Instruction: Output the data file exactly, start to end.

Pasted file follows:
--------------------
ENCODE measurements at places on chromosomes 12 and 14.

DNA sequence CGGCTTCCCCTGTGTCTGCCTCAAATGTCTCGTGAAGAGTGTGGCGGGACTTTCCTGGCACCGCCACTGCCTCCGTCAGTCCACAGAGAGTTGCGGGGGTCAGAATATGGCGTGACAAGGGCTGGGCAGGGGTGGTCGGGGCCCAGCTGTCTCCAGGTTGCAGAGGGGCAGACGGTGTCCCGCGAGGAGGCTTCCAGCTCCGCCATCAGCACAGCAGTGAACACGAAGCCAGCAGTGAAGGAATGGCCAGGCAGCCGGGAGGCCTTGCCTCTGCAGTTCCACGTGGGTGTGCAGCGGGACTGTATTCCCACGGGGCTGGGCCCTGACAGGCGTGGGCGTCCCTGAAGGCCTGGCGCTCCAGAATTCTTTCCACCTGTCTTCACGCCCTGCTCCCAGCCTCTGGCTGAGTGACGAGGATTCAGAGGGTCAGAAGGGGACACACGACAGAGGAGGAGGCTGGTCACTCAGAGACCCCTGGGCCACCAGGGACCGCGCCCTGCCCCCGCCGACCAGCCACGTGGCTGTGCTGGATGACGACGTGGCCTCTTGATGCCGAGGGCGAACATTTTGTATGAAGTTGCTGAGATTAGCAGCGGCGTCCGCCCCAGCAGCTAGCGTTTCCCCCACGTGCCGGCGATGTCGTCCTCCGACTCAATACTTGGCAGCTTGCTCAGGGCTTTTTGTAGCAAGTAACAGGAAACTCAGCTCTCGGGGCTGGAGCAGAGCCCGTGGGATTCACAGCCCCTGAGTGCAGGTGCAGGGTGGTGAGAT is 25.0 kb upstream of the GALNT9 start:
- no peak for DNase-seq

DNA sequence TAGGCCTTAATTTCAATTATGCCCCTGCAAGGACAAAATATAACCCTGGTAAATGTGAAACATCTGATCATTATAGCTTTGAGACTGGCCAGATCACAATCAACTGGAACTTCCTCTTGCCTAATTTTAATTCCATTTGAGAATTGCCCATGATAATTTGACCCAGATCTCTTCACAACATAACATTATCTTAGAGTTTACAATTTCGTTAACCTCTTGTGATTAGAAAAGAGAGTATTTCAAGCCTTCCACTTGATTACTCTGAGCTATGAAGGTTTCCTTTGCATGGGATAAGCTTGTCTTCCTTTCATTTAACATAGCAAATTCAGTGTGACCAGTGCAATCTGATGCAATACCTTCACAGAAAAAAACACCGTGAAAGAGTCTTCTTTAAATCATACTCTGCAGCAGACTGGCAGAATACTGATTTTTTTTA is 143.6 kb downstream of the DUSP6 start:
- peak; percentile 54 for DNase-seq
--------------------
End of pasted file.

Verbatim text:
ENCODE measurements at places on chromosomes 12 and 14.

DNA sequence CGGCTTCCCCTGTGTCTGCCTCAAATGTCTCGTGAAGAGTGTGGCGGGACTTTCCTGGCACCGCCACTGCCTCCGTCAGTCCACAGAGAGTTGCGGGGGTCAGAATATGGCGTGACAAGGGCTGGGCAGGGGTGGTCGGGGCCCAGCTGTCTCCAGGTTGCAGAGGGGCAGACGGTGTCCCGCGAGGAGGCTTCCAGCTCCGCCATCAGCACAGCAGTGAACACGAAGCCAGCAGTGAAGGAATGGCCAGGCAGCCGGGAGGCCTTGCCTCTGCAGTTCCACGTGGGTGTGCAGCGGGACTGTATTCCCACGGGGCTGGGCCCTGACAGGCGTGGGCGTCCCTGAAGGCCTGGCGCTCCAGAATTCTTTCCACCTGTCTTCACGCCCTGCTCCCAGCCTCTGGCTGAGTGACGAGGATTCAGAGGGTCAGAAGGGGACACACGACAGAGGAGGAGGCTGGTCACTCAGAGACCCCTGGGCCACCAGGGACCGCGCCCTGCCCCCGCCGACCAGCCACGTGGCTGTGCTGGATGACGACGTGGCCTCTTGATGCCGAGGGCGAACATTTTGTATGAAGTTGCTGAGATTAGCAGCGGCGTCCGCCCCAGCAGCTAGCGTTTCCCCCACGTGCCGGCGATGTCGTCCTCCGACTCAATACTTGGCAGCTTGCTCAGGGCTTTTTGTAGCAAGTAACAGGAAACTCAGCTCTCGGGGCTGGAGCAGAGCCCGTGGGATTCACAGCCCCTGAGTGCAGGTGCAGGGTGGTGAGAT is 25.0 kb upstream of the GALNT9 start:
- no peak for DNase-seq

DNA sequence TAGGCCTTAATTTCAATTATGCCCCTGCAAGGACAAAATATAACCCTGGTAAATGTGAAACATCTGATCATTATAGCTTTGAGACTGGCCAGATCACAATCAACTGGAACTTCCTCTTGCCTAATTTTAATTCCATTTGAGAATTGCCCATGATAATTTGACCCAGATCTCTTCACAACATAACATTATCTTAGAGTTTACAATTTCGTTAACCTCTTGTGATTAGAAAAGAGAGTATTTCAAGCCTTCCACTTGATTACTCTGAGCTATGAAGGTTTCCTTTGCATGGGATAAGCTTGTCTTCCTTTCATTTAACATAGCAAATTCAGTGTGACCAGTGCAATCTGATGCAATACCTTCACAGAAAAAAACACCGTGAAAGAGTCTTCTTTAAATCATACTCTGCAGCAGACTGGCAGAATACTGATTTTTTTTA is 143.6 kb downstream of the DUSP6 start:
- peak; percentile 54 for DNase-seq